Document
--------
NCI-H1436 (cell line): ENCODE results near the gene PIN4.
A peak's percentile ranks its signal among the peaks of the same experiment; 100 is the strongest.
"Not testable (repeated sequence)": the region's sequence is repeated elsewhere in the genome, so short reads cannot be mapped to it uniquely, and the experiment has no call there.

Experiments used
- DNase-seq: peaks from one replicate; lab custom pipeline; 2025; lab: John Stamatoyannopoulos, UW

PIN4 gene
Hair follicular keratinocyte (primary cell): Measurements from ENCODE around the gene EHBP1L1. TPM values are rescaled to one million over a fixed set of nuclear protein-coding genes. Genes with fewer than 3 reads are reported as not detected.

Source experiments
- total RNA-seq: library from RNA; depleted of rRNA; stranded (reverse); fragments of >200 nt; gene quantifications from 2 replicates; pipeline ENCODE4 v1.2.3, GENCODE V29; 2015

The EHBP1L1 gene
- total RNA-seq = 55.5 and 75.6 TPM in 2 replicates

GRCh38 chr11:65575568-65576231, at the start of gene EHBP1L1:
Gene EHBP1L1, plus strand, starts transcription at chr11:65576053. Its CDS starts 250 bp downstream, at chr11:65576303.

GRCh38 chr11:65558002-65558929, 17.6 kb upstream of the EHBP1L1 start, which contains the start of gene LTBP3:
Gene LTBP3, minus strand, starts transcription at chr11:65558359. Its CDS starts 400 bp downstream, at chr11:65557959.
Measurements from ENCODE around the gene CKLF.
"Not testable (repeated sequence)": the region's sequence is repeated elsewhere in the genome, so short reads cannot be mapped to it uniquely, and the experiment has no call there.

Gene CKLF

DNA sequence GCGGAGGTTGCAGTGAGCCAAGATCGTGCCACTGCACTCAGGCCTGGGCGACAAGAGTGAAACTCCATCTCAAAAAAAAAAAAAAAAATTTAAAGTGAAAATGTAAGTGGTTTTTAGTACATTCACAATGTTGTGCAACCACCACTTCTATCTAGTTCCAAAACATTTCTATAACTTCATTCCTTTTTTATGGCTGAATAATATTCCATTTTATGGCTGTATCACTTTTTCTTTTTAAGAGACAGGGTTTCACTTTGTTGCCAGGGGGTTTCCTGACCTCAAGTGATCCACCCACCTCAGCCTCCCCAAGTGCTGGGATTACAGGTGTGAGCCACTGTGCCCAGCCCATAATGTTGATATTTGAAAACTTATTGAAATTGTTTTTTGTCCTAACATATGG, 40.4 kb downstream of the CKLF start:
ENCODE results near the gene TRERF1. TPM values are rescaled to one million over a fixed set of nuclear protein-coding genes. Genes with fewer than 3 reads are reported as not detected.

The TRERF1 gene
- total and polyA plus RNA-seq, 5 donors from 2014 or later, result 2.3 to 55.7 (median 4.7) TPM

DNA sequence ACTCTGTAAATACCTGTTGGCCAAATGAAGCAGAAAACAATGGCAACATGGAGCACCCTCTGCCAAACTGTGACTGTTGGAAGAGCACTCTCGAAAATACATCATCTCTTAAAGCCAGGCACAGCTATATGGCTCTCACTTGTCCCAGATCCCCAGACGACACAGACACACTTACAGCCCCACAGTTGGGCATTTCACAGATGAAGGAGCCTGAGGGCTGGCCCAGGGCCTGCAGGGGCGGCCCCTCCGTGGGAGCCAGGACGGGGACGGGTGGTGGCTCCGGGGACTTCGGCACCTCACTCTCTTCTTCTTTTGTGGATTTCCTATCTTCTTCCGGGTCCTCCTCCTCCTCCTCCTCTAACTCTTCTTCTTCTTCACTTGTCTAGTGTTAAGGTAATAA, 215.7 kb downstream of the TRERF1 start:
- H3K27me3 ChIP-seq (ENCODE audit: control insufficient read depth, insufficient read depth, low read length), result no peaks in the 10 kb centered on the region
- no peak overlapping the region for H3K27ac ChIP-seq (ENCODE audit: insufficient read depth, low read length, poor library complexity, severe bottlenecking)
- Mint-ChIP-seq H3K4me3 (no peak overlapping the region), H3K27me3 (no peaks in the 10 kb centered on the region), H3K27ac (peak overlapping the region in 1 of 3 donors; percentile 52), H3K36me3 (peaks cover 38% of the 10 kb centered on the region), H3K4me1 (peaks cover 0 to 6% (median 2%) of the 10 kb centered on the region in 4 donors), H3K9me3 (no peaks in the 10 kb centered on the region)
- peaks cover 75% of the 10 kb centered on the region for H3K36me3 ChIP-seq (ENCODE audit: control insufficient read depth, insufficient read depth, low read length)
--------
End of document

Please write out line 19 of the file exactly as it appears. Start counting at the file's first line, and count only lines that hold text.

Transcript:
DNA sequence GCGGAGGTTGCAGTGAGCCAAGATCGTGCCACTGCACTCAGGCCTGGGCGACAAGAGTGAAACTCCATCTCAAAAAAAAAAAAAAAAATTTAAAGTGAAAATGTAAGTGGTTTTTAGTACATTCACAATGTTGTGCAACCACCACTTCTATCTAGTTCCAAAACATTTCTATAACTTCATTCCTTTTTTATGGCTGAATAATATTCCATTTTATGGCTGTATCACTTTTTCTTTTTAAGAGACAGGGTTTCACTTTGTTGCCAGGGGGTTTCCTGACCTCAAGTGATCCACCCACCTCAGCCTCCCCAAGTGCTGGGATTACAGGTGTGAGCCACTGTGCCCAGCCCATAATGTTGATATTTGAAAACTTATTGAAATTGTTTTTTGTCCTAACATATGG, 40.4 kb downstream of the CKLF start: